Managing weeds is one of the most time-consuming tasks on our farm. Even in a smaller backyard garden, weeds can quickly get out of control, particularly at this time of year when the warm weather, sun and rain provide perfect growing conditions. On a farm like ours, it’s virtually impossible to eliminate them.
‘Weed’ has become a dirty word but a weed is really just a plant that is growing where we don’t want it to. In fact, weeds are pretty amazing plants! They are the pioneers of the botanical world and are quick to occupy environments that are empty or underutilised. In many cases, weeds can use and exploit micronutrients in the soil that are inaccessible to other plants, including our veggie crops.
Industrial farms use chemical herbicides to try to control weeds. As a regenerative and permaculture-based farm, we accept that we will always share our space with weeds, and we take a strategic approach to managing them.
In newly planted market gardens, we spend a lot of time and effort weeding so seedlings can grow and become established. By hoeing the soil, disturbing the weed roots, and leaving them to decompose in place, our veggies can benefit from their former competitors by accessing the nutrients they once held.
As market gardens reach maturity and become less productive, we let the weeds go more and more. They offer many benefits at this stage too, by protecting the soil from moisture loss and erosion, as well as feeding the bees with their flowers. When we’re ready to start the cycle again, we first in let the goats and sheep, followed by the pigs, to have a feast and leave their manure, thereby regenerating and enriching the soil for future crops.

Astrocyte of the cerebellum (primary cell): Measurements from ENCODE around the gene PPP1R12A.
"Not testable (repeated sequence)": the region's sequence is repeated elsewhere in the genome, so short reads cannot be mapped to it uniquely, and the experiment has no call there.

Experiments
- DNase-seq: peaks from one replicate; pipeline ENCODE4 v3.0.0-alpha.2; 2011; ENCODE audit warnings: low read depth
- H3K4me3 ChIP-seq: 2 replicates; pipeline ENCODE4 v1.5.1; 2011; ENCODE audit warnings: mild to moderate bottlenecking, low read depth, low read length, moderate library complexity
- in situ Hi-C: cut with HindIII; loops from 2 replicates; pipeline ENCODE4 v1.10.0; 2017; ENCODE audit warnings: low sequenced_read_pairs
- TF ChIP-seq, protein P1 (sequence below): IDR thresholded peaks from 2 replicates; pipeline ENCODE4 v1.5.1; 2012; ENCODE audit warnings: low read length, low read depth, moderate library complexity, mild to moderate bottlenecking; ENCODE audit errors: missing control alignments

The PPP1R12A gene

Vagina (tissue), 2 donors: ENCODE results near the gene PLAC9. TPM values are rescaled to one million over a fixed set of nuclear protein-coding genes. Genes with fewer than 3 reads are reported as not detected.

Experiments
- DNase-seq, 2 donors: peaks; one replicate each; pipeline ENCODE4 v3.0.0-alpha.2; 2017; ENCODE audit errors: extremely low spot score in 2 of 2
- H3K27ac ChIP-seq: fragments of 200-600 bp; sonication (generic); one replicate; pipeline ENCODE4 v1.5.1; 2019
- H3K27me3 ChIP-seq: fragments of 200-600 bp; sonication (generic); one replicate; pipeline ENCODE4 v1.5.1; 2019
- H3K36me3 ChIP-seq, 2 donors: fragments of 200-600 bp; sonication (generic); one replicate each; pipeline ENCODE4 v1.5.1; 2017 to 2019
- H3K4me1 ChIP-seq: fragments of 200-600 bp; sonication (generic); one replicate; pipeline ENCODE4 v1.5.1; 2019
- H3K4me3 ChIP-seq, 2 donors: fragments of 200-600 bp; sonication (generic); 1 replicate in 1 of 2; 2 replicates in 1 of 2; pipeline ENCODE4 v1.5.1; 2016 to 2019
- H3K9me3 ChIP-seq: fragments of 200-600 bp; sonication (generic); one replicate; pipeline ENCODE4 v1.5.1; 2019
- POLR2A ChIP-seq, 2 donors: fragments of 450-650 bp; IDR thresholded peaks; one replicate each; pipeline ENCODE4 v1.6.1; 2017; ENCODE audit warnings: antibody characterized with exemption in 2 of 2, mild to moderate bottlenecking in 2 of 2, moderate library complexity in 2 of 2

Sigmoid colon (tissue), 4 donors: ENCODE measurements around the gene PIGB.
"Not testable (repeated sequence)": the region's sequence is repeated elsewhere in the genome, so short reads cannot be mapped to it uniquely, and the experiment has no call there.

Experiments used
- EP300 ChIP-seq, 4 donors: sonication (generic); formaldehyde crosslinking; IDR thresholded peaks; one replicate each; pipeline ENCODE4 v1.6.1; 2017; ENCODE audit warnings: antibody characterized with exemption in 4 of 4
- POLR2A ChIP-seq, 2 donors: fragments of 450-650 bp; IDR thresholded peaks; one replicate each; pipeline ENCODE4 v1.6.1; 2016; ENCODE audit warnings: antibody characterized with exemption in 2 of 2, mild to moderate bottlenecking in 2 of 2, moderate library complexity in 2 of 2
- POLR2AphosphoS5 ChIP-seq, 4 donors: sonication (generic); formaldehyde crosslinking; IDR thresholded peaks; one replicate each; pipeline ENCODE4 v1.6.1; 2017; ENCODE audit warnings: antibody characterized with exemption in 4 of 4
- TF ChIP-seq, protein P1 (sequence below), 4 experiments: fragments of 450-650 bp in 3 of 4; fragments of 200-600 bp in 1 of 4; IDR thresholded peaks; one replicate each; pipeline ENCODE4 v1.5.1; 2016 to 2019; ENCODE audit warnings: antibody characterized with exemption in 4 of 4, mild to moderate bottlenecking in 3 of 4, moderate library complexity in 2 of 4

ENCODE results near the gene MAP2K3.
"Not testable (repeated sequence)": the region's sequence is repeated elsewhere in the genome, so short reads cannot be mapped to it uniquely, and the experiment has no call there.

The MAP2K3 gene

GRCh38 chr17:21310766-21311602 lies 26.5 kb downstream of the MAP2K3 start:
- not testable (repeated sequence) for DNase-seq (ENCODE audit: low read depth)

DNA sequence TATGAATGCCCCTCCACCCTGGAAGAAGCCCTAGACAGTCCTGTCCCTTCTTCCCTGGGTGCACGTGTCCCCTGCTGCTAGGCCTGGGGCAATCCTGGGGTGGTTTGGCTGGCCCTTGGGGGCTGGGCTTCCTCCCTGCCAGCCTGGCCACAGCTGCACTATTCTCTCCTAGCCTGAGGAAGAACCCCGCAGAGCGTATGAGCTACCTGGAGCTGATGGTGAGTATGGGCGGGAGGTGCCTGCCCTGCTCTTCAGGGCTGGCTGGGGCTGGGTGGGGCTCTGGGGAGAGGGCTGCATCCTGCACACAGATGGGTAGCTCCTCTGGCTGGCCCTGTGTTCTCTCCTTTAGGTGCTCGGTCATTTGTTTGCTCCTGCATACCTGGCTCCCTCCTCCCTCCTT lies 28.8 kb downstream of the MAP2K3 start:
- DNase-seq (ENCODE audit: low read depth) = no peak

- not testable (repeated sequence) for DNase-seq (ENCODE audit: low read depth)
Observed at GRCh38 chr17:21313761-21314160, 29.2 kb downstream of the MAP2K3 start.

The wild and diverse nature of our farm is intentional and about as different from conventional farms as you can get. Permaculture principles tell us to ‘Use and Value Diversity’ and ‘Integrate, don’t Segregate’. By embracing weeds as part of our integrated system, we reap the many benefits they offer.
Fair Food Coordinator
In your box:
Note: We sometimes need to make changes to what we pack in your veg box based on the quantity or quality of produce that we can harvest and source. If you have any questions about what is in your box, don’t hesitate to contact us at [email protected].
Did you know?
Radishes are members of the Brassicaceae family, which includes kale, broccoli, cauliflower and horseradish, to name a few. They are very versatile and can be used in salads, mains and sides – whether cooked or fresh! You can pickle radishes to keep them for longer and these go nicely on top of avocado toast! Otherwise, chopping radish finely can help hide this veg from fussy eaters in cooked meals as well as salads.